a. Reimbursable school meals served at school will meet the minimum program requirements and nutrition standards of the National School Lunch Program.

Ala carte snacks sold in the cafeteria, in vending machines, in student stores, snack bars, concession stands, parties, celebrations, food-related fundraising, and food rewards/punishments will include a variety of choices whenever possible. Items that meet the New York School Nutrition Association Choose Sensibly Guidelines will be available whenever possible.

b. The Choose sensibly Guidelines are as follows:

  • 7 grams of fat or less.
  • 2 grams of saturated fat, or less.
  • 15 grams or less of sugar.
  • 360 milligrams or less of sodium.
  • Foods will contain one serving per package.
  • Fruits and vegetables — a choice of at least two fruits and non-fried vegetables will be offered for sale at any location where foods are sold on campus. Such items could include, but are not limited to: (canned fruit, fresh fruit & vegetables, fruit-based drinks, frozen fruit juice bars or dried fruit or vegetables).

c. The Choose Sensibly requirements for beverages:

  • All low fat milks, including low fat flavored milks are acceptable.
  • Juice drinks must contain at least 25% real juice.
  • Beverages with 10 milligrams or less of caffeine.
  • Water or flavored water shall not contain added sugar, artificial sweeteners or caffeine.

d. Food and beverages sold individually (i.e. foods sold outside of the reimbursable school meals such as vending machines, cafeteria a la carte (snack lines), fundraising, school store, etc.) will meet and extend to the end of the school day, the New York State Education Law (Chapter 647 of Laws of 1987). The Law prohibits the sale of all candy and soda (including soda water, water ices (excluding water ices containing fruit or fruit juices), chewing gum, hard candies, jellies and marshmallow candies, fondants (soft mints and candy corn), licorice, spun candy (cotton candy) and candy coated popcorn), from the beginning of the school day until the end of the last scheduled meal period in all parts of the building, in all schools.

Assurance

Guidelines for reimbursable school meals shall not be less restrictive than applicable federal regulations and guidance issued pursuant to the Child Nutrition Act and the Richard B. Russell National School Lunch Act, as those regulations and guidance apply to schools.

Implementation and Evaluation of the Wellness Policy

In accordance with law, the District’s wellness policy was established by July 1, 2006; and the District will ensure school and community awareness of this policy through various means such as publication in District newsletters and/or the District calendar. Further, professional development activities for staff and student awareness training will be provided, as appropriate, on the goals of the District’s wellness program, including activities/programs for the development of healthy eating habits and the incorporation of physical activity as part of a comprehensive healthy lifestyle.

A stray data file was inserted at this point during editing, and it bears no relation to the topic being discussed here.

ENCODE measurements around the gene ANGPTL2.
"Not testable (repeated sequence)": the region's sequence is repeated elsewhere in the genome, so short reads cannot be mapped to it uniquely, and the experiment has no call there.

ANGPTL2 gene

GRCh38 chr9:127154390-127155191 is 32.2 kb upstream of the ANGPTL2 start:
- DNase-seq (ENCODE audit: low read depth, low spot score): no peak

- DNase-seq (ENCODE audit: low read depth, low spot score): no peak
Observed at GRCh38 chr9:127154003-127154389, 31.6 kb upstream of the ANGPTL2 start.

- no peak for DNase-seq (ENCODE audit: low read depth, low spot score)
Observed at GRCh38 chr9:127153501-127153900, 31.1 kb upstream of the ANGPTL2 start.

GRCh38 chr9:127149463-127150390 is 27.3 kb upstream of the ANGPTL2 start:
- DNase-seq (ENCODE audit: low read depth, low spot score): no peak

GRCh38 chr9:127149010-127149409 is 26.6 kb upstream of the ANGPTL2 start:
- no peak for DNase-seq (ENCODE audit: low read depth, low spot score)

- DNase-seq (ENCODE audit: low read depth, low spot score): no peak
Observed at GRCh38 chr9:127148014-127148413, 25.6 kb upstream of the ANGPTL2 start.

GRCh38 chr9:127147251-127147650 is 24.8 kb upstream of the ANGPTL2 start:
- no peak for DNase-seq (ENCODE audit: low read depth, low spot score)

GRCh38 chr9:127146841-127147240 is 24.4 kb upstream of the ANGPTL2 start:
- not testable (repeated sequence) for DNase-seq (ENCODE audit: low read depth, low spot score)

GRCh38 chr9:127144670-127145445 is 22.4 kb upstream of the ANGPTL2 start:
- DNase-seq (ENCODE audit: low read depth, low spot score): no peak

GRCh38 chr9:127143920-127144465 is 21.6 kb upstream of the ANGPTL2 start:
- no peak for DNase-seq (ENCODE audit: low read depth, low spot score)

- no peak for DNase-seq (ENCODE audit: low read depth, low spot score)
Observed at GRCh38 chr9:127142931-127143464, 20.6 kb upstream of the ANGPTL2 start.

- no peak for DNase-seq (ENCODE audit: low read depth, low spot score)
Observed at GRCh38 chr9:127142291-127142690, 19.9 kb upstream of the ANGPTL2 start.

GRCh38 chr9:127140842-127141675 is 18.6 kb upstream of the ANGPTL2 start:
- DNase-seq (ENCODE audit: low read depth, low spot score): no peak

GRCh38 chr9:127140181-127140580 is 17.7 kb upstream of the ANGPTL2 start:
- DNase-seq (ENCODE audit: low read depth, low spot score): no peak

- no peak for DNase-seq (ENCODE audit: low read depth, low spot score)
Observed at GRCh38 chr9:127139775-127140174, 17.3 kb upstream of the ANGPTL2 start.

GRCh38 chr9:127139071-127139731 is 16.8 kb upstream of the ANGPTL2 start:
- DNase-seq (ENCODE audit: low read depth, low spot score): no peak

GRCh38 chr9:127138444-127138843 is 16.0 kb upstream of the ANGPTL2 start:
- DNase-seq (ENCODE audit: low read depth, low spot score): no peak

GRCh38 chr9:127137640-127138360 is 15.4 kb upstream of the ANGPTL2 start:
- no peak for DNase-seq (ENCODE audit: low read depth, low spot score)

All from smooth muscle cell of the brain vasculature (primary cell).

The District shall establish an implementation and evaluation plan for the wellness policy in order to monitor the effectiveness of the policy and the possible need for further modification over time. Accordingly, the Superintendent shall designate one or more staff members within the District or at each school as  appropriate to have operational responsibility for ensuring that the District meets the goals and mandates of its local wellness policy.  Designated staff members may include, but are not limited to, the following personnel:

  1. Administrators;
  2. School health personnel including the school nurse and the health and/or physical education teacher; and
  3. School Food Service Director.

These designated staff members shall periodically report to the Superintendent on the District’s compliance with the wellness policy (or, if done at the building level, to the School Principal) and the Superintendent shall inform the Board of such findings. The Superintendent/designee shall prepare a summary report on District-wide compliance with the District’s wellness policy based on input from schools within the District. That report will be provided to the School Board and also distributed to the wellness committee, parent-teacher organizations, building principals, and school health services personnel within the District. The report shall also be available to community residents upon request.

These designated school officials will also serve as a liaison with community agencies in providing outside resources to help in the development of nutrition education programs and physical activities.

Evaluation and feedback from interested parties, including an assessment of student, parent, teacher, and administration satisfaction with the wellness policy, is essential to the District’s evaluation program. Further,  the District shall document the financial impact, if any, to the school food service program, school stores, or vending machine revenues based on the implementation of the wellness policy.

District schools will provide nutrition education and physical education, with an emphasis on establishing lifelong habits of healthy eating and physical activity, and will establish linkages between health education and school meal programs, and with related community services. Communication with and training for teachers, parents, students, and food service personnel will be an integral part of the District’s implementation plan.